Sep 072013
 

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In the early hours of 7 September 1838, Grace Darling, looking from an upstairs window of the Longstone Lighthouse on the Farne Islands, spotted the wreck and survivors of the Forfarshire on Big Harcar, a nearby low rocky island. The Forfarshire had foundered on the rocks and broken in half: one of the halves had sunk during the night. She and her father William determined that the weather was too rough for the lifeboat to put out from Seahouses (then North Sunderland), so they took a rowing boat (a 21 ft, 4-oar Northumberland coble) across to the survivors, taking a long route that kept to the lee side of the islands, a distance of nearly a mile. Grace kept the coble steady in the water while her father helped four men and the lone surviving woman, Mrs. Dawson, into the boat. Although she survived the sinking, Mrs Dawson had lost her two young children during the night. William and three of the rescued men then rowed the boat back to the lighthouse. Grace remained at the lighthouse while William and three of the rescued crew members rowed back and recovered four more survivors.

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Meanwhile the lifeboat had set out from Seahouses but arrived at Big Harcar rock after Grace and her father had completed the rescue: all they found were the dead bodies of Mrs Dawson’s children and of a clergyman. It was too dangerous to return to North Sunderland so they rowed to the lighthouse to take shelter. Grace’s brother, William Brooks Darling, was one of the seven fishermen in the lifeboat. The weather deteriorated to the extent that everyone was obliged to remain at the lighthouse for three days before returning to shore.

(c) RNLI Grace Darling Museum; Supplied by The Public Catalogue Foundation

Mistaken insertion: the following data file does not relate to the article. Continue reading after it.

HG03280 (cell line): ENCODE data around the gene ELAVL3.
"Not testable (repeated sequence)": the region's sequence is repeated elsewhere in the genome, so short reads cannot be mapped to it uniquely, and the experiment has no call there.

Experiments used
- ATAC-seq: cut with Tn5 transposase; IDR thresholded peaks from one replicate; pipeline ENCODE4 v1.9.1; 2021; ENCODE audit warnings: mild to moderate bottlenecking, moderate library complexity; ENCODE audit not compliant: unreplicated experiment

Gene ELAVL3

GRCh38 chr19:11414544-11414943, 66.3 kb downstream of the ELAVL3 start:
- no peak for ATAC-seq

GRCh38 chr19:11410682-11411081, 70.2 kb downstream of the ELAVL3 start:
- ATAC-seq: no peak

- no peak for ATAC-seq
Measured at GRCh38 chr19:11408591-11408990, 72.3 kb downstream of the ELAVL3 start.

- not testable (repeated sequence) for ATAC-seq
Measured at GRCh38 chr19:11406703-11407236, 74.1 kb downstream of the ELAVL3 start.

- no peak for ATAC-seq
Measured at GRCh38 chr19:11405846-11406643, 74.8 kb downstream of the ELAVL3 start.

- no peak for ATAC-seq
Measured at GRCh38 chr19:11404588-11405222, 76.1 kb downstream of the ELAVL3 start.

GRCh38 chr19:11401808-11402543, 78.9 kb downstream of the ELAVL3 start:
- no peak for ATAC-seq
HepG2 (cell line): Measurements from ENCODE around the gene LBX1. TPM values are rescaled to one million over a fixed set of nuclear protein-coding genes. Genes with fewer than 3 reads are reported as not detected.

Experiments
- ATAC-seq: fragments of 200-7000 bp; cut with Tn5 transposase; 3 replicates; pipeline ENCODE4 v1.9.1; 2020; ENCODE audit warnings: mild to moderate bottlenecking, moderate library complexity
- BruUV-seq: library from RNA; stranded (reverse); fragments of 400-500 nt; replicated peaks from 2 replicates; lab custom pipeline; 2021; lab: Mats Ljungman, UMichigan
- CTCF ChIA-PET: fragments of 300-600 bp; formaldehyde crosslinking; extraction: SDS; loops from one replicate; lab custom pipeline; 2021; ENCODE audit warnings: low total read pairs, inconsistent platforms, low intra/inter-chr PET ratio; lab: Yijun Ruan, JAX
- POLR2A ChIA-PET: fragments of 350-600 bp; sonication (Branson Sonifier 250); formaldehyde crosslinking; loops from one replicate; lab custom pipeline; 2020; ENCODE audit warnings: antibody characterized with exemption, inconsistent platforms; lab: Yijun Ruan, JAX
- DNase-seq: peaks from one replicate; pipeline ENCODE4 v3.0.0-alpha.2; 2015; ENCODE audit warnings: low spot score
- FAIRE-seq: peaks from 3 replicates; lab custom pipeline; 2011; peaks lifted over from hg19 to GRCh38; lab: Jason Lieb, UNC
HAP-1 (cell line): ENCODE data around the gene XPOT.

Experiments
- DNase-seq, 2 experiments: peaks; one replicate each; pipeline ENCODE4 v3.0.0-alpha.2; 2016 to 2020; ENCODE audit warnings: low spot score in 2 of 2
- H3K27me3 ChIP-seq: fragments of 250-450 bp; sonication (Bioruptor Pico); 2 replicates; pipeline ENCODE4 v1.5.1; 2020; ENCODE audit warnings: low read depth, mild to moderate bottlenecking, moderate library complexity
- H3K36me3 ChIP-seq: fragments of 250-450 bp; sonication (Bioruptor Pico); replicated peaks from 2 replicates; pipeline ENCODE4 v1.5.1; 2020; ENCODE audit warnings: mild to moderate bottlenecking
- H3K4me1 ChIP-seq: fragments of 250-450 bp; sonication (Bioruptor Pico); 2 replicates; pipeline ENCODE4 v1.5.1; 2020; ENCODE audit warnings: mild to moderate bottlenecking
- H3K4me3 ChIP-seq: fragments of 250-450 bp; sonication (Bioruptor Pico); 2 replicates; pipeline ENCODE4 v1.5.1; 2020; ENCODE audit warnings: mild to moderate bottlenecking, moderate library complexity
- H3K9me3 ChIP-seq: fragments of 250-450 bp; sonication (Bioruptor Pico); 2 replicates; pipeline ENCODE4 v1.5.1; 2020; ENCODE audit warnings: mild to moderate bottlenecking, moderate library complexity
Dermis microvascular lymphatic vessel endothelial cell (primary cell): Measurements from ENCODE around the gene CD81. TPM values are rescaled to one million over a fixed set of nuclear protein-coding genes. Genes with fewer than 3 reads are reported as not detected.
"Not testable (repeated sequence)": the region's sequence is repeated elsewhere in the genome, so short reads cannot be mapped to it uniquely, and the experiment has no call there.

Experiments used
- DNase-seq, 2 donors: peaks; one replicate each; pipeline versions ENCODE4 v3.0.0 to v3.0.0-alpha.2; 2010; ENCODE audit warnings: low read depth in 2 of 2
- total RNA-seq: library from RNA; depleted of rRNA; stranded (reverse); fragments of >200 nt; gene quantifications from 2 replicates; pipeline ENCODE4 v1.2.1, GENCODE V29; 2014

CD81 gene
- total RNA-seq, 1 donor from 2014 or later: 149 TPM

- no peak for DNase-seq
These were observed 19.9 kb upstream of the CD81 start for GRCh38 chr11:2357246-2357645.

The Forfarshire had been carrying 62 people. The vessel broke in two almost immediately upon hitting the rocks. Those rescued by Grace and her father were from the bow section of the vessel which had been held by the rocks for some time before sinking. All that remained at daybreak was the portside paddlebox casing. Nine other passengers and crew had managed to float off a lifeboat from the stern section before it too sank, and were picked up in the night by a passing Montrose sloop and brought into South Shields that same night.

Grace’s achievement was celebrated in her own lifetime: she received £700 raised by public subscription,was awarded a Royal National Lifeboat Institution Gallantry Medal (along with her father), and was catapulted into national and international celebrity. Overnight she became the first Victorian heroine. Lionized by London’s press, royalty, and the aristocracy, her image was everywhere (on soap, annuals, chocolates etc).

darling10  Lifebuoy Soap - Grace Darling

A number of fictionalized depictions propagated the Grace Darling legend, such as Grace Darling, or the Maid of the Isles by Jerrold Vernon (1839), which gave birth to the legend of “the girl with windswept hair”. Her deed was committed to verse by William Wordsworth in his poem “Grace Darling” (1843). A lifeboat with her name was presented to Holy Island. One of a series of Victorian paintings by William Bell Scott at Wallington Hall in Northumberland depicts her rescue.

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At Bamburgh, where she was born, there is a museum dedicated to her achievements and the seafaring life of the region. The Royal National Lifeboat Institution Mersey class lifeboat at Seahouses bears the name Grace Darling.

Grace died of pneumonia or tuberculosis in 1842, aged 26.  She is buried with her father and mother in a modest grave in St. Aidan’s churchyard, Bamburgh, where a nearby elaborate cenotaph commemorates her life. A plain stone monument to her was erected in St. Cuthbert’s Chapel on Great Farne Island in 1848.

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One commentator noted that “lots of tosh” has been written about Grace in order to embellish the dramatic aspect of her personal story. The truth is, three months after the rescue she responded to the pressure of fame by becoming a recluse in the lighthouse, where her social position was to do domestic work for her mother